My own belief is, that even now the non-slave-holding classes of the South are alienating from their associates in war. Already I hear crimination. Those who have property left, should take warning in time.

Since I have come down here, I have seen many Southern planters who now hire their negroes, and acknowledge that they knew not the earthquake they were to make by appealing to secession. They thought that the politicians had prepared the way, and that they could part in peace. They now see that we are bound together as one nation, by indissoluble ties, and that any interest or any people that set themselves up in antagonism to the nation, must perish.

While I would not remit one jot or tittle of our nation's rights, in peace or war, I do make allowances for past political errors and false prejudices. Our national Congress and Supreme Courts are the proper arenas in which to discuss conflicting opinions, and not the battle-field.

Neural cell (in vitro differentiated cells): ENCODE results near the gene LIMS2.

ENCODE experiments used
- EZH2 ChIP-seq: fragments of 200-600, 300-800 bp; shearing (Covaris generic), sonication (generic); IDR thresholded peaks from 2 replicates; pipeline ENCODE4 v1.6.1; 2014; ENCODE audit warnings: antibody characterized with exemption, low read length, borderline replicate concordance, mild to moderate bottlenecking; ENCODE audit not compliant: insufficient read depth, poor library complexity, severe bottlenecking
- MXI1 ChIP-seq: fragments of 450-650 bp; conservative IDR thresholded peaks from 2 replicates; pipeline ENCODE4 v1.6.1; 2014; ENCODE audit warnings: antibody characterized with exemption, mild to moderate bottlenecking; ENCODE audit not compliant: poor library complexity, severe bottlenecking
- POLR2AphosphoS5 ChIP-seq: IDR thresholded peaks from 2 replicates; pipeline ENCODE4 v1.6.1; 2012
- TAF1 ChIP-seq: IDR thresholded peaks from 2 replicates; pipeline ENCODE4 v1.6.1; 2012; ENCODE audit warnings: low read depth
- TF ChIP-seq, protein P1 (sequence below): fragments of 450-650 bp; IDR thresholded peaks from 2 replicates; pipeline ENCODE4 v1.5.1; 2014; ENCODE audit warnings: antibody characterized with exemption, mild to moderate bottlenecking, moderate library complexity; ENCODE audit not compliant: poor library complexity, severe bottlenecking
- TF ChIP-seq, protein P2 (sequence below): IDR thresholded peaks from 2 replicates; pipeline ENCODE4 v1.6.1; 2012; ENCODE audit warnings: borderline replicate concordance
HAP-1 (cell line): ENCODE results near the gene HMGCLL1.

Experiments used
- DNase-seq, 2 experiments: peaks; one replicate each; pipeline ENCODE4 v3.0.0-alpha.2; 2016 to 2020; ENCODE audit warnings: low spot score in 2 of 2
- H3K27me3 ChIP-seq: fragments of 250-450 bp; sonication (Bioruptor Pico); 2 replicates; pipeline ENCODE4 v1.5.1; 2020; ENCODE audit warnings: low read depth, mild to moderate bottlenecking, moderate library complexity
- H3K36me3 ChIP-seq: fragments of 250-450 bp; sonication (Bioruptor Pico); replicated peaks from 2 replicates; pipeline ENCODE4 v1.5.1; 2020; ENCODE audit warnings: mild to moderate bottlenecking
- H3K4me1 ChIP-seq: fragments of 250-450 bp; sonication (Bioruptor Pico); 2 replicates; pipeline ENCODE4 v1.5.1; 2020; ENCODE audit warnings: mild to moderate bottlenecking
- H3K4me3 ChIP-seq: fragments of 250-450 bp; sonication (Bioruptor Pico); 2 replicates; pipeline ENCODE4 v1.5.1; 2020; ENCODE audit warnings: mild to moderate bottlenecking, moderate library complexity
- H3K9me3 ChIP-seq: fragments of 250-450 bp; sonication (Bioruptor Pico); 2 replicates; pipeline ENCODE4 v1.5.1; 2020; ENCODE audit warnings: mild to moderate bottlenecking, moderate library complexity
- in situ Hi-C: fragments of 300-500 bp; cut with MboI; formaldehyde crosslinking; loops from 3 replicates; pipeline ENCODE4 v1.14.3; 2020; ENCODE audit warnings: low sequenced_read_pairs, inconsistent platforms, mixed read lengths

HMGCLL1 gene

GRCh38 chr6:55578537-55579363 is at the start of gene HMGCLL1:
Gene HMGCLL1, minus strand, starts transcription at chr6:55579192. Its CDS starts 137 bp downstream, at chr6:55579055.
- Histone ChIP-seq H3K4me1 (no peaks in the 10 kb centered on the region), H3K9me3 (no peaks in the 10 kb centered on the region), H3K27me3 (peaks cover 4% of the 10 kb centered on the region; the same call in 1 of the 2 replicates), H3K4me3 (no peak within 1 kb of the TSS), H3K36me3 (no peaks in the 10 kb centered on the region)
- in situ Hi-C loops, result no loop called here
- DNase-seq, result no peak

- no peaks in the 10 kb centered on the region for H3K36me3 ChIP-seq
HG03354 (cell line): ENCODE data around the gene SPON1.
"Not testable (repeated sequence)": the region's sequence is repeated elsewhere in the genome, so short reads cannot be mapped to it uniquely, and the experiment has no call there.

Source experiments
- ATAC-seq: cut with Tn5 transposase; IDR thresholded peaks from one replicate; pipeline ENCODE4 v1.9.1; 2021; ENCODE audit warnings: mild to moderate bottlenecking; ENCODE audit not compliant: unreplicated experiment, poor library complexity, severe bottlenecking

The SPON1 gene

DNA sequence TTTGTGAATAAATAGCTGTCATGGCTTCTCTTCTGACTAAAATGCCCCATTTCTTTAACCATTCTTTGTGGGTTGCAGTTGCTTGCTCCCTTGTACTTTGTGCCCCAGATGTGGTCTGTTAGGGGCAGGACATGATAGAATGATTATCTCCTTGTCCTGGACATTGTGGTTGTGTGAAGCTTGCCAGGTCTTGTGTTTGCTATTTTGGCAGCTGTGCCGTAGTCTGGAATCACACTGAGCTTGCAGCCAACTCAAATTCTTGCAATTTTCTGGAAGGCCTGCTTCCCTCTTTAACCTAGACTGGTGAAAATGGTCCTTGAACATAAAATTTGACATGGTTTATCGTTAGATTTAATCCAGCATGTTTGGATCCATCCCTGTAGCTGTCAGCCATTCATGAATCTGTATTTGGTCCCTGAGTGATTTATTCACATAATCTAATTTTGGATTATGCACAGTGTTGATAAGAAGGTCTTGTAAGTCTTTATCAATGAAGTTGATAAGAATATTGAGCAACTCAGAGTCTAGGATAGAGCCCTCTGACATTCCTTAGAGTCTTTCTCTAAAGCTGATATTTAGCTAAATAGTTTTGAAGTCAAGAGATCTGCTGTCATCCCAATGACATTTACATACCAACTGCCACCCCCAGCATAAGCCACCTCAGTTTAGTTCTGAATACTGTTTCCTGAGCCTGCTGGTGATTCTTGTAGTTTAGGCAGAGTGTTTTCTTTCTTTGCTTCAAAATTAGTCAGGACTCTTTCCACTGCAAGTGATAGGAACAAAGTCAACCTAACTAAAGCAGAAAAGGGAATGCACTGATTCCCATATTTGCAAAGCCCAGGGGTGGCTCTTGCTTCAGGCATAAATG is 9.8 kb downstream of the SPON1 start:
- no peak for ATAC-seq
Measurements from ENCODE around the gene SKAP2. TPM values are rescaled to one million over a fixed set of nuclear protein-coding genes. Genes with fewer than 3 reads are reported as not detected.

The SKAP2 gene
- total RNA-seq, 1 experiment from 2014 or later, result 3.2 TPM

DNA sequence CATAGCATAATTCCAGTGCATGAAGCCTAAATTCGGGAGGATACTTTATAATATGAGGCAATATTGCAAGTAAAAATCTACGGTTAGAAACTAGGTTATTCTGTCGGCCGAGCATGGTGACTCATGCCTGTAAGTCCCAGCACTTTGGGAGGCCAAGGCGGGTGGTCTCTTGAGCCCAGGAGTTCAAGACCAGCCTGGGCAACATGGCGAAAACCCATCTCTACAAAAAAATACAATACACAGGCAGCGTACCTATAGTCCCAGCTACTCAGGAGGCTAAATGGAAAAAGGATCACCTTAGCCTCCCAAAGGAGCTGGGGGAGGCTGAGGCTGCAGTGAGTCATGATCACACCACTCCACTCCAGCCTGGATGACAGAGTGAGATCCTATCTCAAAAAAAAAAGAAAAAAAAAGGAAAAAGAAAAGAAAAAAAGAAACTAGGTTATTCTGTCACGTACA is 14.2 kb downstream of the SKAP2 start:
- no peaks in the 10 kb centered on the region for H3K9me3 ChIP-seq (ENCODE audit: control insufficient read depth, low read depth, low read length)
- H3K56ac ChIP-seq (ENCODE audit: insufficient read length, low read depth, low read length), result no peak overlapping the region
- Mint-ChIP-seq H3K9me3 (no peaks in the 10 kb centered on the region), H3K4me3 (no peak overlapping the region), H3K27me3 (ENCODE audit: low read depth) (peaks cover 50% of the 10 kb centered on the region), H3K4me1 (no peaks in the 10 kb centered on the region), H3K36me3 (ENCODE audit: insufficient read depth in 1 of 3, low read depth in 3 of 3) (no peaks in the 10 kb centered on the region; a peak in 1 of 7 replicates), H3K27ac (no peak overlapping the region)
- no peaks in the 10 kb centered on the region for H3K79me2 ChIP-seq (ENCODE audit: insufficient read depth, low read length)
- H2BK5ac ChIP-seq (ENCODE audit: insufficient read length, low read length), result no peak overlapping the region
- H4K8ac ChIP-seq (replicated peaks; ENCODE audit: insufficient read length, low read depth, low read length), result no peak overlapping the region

You may not hear from me again; and if you think it will do any good, call some of the people together, and explain these my views. You may even read to them this letter, and let them use it, so as to prepare them for my coming.

To those who submit to the rightful law and authority, all gentleness and forbearance; but to the petulant and persistent secessionist, why, death is mercy, and the quicker he or she is disposed of, the better. Satan, and the rebellious saints of heaven, were allowed a continuance of existence in hell merely to swell their just punishment. To such as would rebel against a government so mild and just as ours was in peace, a punishment equal would not be unjust.

We are progressing well in this quarter. Though I have not changed my opinion that we may soon assume the existence of our national Government, yet years will pass before ruffianism, murder, and robbery will cease to afflict this region of our country.

Truly your friend,

W. T. Sherman, Major-General Commanding.